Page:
To estimate this we added an energy loss term to our equations


We transferred this energy loss into a temperature change and included it into the differential equation of our gas temperature


where the denote the terms in the standard equation. The parameter is a length scale, which determines the strength of the energy loss. The larger , the smaller is the energy loss. Therefore is also a rough estimate of the vertical extent of the disk assumed. With time the temperature should approach the pre-shock temperature. To get a definitive answer one has to perform fully three-dimensional radiative transfer calculations. But this is beyond the scope of this paper.

Figure 8: The standard shock (black) compared to simulations with a vertical energy loss with different loss parameters of 4 % (red), 2 % (green) and 1 % (blue) of the pressure scale height AU at 3 AU. The shock speed is 6.5 km/s in all cases.

We have done this for different length scale parameters essentially simulating disks in which all the dust has settled into a very thin midplane layer. The results are compared to the standard case, which corresponds to , in figure 8. As seen here, the higher the energy loss (the lower the length scale ), the smaller are the pre-shock regions and the peak temperatures. The length scale parameters chosen here are extremely small, only a few percent of the disk’s pressure scale height. It is very questionable if such disks exist. And even in those thin disks the particles are cooked at temperature above 1400 K for hours. The shock speed here is not even enough to completely melt the particles. With the vertical energy loss the particles still spend 2-3 hours in the high-temperature pre-shock phase. At higher shock speeds and therefore temperatures the situation is even worse.

3.3 Optically thin case

To investigate an optically thin case, where the particles can freely lose energy by radiation, we did another run where we set the mean intensity to at every position. This means the gas and the particles are always in a radiation field with an ambient temperature of . At the shock front the gas parameters are changed as usual and the particles can adapt to it. This could correspond for example to bow shocks created by planetesimals on eccentric orbits (Hood, 1998). Here we assume the shocked volume of the disk is small compared to the unshocked medium such that the particles mostly see the radiation field from the unshocked gas. Of course, this assumption breaks down close to the shock front, where fully three-dimensional calculations are needed. But it could also represent the case for which the shock loses all opacity due to dust evaporation.

Figure 9: Particle temperature of an optically thin shock with a shock speed of km/s. See text for details.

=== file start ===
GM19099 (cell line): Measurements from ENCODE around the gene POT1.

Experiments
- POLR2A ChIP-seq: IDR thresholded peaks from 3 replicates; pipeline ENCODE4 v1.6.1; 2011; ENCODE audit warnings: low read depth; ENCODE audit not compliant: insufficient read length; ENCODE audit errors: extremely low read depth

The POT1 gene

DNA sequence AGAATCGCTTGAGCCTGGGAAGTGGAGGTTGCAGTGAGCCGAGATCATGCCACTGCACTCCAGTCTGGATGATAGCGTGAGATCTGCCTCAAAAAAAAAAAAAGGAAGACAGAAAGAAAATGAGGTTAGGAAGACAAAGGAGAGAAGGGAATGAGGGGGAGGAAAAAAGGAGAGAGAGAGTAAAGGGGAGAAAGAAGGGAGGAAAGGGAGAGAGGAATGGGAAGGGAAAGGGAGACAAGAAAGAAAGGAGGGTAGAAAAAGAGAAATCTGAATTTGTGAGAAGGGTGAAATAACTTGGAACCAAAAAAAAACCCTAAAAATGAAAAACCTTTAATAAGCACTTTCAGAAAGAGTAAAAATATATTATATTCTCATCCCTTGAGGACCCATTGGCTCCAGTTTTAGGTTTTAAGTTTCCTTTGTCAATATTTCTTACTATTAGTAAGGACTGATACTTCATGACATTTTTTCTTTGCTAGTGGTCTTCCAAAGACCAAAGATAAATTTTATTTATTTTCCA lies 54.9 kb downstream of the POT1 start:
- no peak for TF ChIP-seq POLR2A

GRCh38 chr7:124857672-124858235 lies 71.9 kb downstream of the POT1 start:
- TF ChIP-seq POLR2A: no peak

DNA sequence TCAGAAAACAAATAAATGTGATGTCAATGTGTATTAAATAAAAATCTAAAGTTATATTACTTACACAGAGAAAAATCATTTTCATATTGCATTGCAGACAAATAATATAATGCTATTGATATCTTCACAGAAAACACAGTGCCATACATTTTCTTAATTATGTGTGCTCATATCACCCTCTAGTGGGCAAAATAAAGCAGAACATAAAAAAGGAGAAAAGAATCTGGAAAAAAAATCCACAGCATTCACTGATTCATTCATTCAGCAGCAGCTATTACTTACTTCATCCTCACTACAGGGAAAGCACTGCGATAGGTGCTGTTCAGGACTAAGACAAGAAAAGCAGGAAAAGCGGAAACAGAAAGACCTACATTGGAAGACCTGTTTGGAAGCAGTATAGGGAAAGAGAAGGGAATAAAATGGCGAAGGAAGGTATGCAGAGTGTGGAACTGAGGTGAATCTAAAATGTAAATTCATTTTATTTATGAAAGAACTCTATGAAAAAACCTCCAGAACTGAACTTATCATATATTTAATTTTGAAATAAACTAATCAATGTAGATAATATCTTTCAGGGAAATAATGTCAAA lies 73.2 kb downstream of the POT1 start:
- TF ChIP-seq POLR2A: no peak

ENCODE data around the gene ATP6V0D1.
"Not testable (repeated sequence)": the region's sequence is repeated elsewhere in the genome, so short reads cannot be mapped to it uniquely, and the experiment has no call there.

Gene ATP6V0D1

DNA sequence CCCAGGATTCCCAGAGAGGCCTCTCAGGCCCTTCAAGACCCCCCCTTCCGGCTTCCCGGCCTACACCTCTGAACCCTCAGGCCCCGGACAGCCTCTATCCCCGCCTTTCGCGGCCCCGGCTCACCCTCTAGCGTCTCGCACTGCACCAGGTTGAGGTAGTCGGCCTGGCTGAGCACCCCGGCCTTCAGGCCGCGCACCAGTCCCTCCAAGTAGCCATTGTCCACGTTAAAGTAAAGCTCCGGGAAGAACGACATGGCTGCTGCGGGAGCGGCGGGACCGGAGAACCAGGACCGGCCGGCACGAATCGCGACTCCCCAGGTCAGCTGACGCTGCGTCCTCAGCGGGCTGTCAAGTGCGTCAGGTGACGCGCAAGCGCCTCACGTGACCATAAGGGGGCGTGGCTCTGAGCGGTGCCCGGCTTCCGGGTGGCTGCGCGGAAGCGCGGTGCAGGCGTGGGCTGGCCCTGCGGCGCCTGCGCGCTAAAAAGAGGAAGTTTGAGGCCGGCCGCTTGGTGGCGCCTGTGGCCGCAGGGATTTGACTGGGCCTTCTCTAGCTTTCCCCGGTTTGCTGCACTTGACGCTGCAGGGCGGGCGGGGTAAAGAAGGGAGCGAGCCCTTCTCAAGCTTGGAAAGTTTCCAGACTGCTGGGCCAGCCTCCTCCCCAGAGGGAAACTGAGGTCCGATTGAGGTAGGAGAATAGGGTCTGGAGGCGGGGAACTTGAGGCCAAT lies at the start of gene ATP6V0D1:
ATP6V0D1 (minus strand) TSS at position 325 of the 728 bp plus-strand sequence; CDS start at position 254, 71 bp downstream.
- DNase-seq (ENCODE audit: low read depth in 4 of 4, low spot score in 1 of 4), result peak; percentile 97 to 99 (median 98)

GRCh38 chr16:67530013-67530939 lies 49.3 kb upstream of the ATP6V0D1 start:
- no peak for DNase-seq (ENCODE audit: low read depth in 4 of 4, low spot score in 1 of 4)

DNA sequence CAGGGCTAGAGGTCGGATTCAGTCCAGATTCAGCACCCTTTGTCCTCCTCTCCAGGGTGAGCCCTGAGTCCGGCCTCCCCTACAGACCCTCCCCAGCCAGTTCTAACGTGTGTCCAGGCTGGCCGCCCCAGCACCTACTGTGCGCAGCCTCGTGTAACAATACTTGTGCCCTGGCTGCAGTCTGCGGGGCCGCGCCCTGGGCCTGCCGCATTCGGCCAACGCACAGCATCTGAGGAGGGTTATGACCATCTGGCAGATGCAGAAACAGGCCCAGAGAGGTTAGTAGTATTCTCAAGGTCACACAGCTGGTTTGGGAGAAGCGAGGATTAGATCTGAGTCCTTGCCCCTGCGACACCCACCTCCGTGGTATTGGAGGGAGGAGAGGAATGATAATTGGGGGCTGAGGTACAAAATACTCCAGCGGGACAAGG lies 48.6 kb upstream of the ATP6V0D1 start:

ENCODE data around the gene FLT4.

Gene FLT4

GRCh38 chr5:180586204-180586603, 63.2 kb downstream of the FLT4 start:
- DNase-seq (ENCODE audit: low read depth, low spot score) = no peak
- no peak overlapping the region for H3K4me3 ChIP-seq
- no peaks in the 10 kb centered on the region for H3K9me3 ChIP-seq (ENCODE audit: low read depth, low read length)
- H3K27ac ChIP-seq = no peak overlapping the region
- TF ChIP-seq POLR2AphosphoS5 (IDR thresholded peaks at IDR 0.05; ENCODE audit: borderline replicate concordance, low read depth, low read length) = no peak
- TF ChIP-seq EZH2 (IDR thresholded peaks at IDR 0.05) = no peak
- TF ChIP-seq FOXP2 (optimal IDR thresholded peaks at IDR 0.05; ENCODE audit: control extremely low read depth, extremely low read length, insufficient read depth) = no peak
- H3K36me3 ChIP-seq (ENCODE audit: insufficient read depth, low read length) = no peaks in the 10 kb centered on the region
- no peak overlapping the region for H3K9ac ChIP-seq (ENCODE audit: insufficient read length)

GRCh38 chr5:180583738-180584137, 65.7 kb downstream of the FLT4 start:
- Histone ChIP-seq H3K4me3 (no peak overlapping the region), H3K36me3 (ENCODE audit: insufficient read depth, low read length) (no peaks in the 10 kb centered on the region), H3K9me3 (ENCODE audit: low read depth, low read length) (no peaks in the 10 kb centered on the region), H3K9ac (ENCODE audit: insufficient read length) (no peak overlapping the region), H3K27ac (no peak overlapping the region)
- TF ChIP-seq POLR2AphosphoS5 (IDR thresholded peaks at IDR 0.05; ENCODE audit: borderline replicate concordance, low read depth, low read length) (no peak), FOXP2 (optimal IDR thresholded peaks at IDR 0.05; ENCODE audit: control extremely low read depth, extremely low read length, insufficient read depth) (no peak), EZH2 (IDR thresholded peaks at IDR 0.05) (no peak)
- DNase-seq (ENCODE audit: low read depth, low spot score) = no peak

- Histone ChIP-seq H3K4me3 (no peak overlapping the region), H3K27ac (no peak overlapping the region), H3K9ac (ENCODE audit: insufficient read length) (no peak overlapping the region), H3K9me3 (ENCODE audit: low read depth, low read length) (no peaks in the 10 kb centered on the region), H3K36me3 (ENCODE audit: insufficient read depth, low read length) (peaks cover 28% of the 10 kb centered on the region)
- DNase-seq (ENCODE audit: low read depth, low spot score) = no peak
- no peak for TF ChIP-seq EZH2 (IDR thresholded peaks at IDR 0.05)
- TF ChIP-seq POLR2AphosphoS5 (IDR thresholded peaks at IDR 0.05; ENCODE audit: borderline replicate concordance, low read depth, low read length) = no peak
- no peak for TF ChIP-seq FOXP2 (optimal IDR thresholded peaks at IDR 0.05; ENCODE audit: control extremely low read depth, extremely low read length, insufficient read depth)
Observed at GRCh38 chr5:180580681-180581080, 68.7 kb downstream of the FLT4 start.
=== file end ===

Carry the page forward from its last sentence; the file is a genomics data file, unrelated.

The result is shown in figure 9. As expected there is no pre-heating. Therefore the destination temperature for the jump conditions is lower and therefore also the target temperature. To reach the melting temperature in an optically thin case, we needed to increase the shock speed to km/s, instead of km/s in the optically thick cases.

Right after the shock the gas and particles cool down rapidly and approach asymptotically the ambient temperature. The particles are only for a few minutes at critical temperatures and are back below 500 K after h.

Figure 10: Cooling rates at in the optically thin simulation (solid line) and with the Planck-mean opacity decreased by a factor of 10 (dashed line). The discontinuity at is due to the change of the heat capacity regime introduced earlier in section 3.

Unfortunately, the cooling rates (figure 10, solid line) are at least two orders of magnitude too high in the crystallization regime at T K to produce the observed chondrule textures (see e.g. Hewins et al., 2005; Desch et al., 2012). Since the Planck mean opacity is always an upper limit on the opacity we arbitrarily decreased it by a factor of to investigate the effect of lower opacities. The gas has then a lower ability to directly cool by radiation. The major cooling channel is then by thermal contact with the particles, which slows down the overall cooling process. The result is shown in figure 10 (dashed line). The cooling rates are still too large to be consistent with chondrule formation. Decreasing the opacity even further does not have any effect, since it is already low enough that the cooling via the particles is the dominant process.

In the bow shock scenario the optically thin approximation breaks down close to the shock front. Therefore, in reality there will be a pre-heating just before the shock front and less cooling after the shock. Whether this can produce the desired cooling rates has to be investigated by fully two-dimensional simulations. Further – but still one-dimensional – simulations by Morris et al. (2012) suggest that this could be the case.

4 Conclusions